That brings us to Friday, which is the first day of Astronomical Winter. The Winter Solstice occurs at 5:22pm. If you believe the models though, they are in fairly good agreement that a storm system will bring in some milder air and rain, possibly a lot of it on Friday, which will certainly not feel like winter. However, the models have been utter crap (Note: technical term) beyond 2-3 days lately, so we’re not convinced yet that it will be mild or very wet. We should transition back to a breezy and colder pattern next weekend as Friday’s storm moves into Atlantic Canada.

We could be in for a lot of rain Friday into Saturday, if the GFS model is right. But will it actually be right? Image provided by Pivotal Weather.

Monday: Rain or snow showers ending early, some sunny breaks may develop in the afternoon, breezy. High 37-44.

Monday night: Gradual clearing, breezy. Low 18-25.

Tuesday: Wall-to-wall sunshine, windy, and cold. High 24-31.

Tuesday night: Clear to partly cloudy. Low 15-22.

Wednesday: A mix of sunshine and clouds. High 33-40.

Thursday: More clouds than sunshine. High 40-47.

Friday: Cloudy and breezy with a chance of rain. High 47-54.

Saturday: Plenty of clouds, breezy, more showers possible, especially early. High 44-51.

Sunday: Sun, sun, and more sun, but a bit breezy again. High 35-42.

Weekly Outlook: December 10-16, 2018

How many of you saw the reports of 1-2 feet of snow in North Carolina and Virginia over the weekend and said to yourself “better there than here”? We don’t have anything like that in our near-future, but that doesn’t mean the week will be snow-free.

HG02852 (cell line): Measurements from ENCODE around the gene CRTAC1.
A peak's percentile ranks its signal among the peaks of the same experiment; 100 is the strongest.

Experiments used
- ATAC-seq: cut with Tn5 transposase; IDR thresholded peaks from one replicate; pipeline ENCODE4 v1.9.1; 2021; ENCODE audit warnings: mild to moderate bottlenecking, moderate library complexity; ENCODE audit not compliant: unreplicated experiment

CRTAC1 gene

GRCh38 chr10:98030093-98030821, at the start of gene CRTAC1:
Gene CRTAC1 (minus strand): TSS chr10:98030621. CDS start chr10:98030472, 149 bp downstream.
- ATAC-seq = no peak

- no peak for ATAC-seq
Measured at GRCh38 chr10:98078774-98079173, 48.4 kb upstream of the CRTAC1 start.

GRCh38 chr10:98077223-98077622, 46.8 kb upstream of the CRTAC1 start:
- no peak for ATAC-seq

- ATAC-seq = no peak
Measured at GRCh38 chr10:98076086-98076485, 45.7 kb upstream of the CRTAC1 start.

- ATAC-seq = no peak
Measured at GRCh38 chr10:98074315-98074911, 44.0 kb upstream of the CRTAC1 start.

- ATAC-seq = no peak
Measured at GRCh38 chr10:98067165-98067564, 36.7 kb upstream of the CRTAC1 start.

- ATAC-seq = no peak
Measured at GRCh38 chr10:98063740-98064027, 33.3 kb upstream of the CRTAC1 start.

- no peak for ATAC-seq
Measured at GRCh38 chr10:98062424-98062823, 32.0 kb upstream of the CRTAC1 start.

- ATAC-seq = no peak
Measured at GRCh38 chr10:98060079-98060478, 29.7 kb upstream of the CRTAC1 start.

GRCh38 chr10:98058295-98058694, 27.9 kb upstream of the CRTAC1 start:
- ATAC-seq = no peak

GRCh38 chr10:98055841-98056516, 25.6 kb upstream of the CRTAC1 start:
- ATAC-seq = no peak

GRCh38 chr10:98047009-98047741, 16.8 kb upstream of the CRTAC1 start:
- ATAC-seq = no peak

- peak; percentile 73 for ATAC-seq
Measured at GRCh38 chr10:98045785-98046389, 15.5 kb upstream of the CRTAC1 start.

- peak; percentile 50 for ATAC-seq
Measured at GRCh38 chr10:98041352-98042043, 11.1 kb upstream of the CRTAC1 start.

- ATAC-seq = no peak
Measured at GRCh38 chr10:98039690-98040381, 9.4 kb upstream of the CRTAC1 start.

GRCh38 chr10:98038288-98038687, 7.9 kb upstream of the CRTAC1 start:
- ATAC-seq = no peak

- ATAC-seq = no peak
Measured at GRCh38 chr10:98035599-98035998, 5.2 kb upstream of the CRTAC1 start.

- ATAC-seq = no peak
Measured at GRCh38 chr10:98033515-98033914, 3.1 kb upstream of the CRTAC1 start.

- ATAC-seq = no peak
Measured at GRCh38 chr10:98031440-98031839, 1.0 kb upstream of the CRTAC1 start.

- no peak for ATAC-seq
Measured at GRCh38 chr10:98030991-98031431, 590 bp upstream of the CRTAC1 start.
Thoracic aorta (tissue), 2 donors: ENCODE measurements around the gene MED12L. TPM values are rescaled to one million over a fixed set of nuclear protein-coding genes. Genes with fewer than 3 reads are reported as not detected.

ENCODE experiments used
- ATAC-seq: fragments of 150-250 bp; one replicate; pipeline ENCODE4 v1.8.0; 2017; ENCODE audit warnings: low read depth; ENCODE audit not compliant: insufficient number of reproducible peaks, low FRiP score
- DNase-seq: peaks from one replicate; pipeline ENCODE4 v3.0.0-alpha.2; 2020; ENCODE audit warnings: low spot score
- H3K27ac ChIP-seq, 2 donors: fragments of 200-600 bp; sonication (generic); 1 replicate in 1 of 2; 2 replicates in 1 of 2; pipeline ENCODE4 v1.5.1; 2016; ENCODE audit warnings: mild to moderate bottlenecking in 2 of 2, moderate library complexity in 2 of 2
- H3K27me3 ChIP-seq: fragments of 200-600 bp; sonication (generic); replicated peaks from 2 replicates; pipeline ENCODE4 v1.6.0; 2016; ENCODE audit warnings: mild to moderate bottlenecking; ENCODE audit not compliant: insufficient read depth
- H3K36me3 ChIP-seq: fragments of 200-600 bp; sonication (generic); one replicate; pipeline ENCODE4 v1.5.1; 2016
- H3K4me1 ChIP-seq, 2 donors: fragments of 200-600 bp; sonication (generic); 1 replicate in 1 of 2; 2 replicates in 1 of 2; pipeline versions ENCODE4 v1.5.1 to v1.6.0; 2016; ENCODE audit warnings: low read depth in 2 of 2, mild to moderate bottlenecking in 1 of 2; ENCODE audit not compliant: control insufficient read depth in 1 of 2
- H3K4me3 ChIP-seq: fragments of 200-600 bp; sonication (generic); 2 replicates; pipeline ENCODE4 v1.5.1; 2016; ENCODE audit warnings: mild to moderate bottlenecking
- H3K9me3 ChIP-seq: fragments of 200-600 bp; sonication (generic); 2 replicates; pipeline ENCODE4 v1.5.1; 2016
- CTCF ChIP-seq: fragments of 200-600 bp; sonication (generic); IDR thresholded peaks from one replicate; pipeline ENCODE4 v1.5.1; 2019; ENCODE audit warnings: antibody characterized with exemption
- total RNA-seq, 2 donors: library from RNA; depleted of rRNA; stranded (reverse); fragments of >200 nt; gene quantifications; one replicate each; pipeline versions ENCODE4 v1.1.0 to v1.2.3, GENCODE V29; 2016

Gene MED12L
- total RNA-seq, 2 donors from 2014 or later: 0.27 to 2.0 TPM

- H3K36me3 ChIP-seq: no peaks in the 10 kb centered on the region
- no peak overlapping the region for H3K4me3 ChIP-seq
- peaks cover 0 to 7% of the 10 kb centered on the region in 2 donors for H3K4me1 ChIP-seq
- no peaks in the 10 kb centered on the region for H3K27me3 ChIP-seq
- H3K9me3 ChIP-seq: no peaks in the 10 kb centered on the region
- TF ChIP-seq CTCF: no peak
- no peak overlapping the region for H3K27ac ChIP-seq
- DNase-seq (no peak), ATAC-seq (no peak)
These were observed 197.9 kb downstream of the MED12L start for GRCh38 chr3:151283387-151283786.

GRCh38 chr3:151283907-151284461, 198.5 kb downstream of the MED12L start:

Heavy snow fell over the weekend in places that don’t usually get heavy snow, especially in early December. Image provides by the National Weather Service Eastern Region Headquarters

The week starts off with high pressure building in for today and into Tuesday. That means plenty of sunshine and cool temperatures. We may see some clouds and possibly a flurry across the Outer Cape, but otherwise, dry and cold. Tuesday night into Wednesday could be a little interesting though. Low pressure will pass well offshore, but an upper-level disturbance will be moving through at the same time. With cold air in place and north-to-northeast winds blowing over the relatively mild Atlantic, we could see some ocean-effect snow right along the coast. This is the same mechanism that produces lake-effect snow around the Great Lakes. Most of this snow will be confined to coastal areas, especially coastal Maine to Cape Ann, and eastern Plymouth County over to Cape Cod. We’re not expecting much more than a dusting to an inch for these locations, though a few spots, especially on Cape Cod, could see a couple of inches if one of these bands off the ocean stays in place long enough.

A little bit of snow is possible on Wednesday right along the coast. Image provided by WeatherBell.

High pressure builds back in on Thursday with another shot of dry and cold air, but it will be short-lived as milder air (and clouds) start to move in on Friday ahead of the next storm system. There’s still a lot of questions with this system, namely where it actually tracks, but it does look to be milder, so we’re probably talking about rain (because we haven’t had enough of that in the last 3 months!) Some models show the potential for heavy rain, others don’t have as much. Some have it getting quite mild on Saturday, while others have it mild, but not that warm. As long as you’re not shoveling it, you probably don’t care that much, right? A second storm likely follows on Sunday, but this one looks like it will remain well to the south, likely too far south to have much, if any, impact on the region, other than to help drag more cold air down from Canada.

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At least one model shows the potential for a mild day on Saturday, though it could be quite wet. Image provided by Weathermodels.com

Monday: Mostly sunny, except partly sunny across Cape Cod. High 29-36.

Monday night: Clear to partly cloudy. Low 14-21.